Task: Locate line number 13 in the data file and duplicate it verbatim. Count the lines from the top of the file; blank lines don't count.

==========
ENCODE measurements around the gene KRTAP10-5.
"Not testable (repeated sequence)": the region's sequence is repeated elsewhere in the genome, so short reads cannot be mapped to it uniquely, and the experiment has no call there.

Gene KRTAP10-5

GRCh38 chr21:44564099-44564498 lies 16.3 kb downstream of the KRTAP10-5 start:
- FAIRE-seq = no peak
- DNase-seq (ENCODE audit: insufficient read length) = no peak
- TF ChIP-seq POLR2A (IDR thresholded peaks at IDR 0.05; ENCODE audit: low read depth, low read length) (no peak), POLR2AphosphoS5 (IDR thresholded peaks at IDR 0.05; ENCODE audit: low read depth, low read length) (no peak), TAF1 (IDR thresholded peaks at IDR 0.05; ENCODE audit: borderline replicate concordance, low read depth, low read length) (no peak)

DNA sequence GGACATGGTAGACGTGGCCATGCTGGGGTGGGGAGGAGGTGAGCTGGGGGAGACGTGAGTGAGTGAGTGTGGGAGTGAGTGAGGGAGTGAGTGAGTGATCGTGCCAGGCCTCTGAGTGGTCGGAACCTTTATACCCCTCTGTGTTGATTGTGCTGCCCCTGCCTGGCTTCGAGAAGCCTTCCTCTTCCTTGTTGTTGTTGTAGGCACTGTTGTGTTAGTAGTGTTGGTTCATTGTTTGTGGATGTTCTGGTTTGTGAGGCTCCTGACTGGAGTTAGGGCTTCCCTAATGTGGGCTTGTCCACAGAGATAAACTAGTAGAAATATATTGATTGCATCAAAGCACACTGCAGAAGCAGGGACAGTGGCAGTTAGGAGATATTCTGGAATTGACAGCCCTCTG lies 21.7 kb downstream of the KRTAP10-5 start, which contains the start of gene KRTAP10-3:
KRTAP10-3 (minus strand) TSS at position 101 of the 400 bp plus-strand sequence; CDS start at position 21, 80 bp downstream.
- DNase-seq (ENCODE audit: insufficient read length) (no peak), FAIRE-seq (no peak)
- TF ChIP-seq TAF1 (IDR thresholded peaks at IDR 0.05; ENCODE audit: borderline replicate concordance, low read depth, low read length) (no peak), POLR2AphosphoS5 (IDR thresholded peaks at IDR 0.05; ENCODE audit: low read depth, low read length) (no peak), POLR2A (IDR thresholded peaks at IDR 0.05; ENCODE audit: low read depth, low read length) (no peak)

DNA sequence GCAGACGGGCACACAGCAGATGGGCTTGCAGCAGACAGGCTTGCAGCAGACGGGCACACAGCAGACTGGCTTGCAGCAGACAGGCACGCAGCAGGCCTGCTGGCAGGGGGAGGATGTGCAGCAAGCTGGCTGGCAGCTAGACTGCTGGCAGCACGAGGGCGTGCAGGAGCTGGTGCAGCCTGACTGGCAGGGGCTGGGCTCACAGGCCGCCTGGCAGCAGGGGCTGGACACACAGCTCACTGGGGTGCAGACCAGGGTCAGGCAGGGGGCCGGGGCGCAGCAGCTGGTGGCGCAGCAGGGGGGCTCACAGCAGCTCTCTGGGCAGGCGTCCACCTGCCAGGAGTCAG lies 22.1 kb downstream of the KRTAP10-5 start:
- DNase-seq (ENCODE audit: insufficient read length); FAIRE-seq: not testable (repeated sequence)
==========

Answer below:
- DNase-seq (ENCODE audit: insufficient read length); FAIRE-seq: not testable (repeated sequence)